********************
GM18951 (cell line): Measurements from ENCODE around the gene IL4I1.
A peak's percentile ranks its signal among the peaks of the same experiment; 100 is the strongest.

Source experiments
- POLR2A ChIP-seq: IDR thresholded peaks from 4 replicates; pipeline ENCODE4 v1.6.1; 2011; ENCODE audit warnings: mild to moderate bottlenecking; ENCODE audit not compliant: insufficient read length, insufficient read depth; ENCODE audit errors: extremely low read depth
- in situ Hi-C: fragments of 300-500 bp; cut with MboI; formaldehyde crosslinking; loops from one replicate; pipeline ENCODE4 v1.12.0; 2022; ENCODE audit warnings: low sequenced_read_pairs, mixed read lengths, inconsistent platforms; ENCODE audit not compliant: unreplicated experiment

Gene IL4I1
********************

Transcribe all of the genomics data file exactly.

GM18951 (cell line): Measurements from ENCODE around the gene IL4I1.
A peak's percentile ranks its signal among the peaks of the same experiment; 100 is the strongest.

Source experiments
- POLR2A ChIP-seq: IDR thresholded peaks from 4 replicates; pipeline ENCODE4 v1.6.1; 2011; ENCODE audit warnings: mild to moderate bottlenecking; ENCODE audit not compliant: insufficient read length, insufficient read depth; ENCODE audit errors: extremely low read depth
- in situ Hi-C: fragments of 300-500 bp; cut with MboI; formaldehyde crosslinking; loops from one replicate; pipeline ENCODE4 v1.12.0; 2022; ENCODE audit warnings: low sequenced_read_pairs, mixed read lengths, inconsistent platforms; ENCODE audit not compliant: unreplicated experiment

Gene IL4I1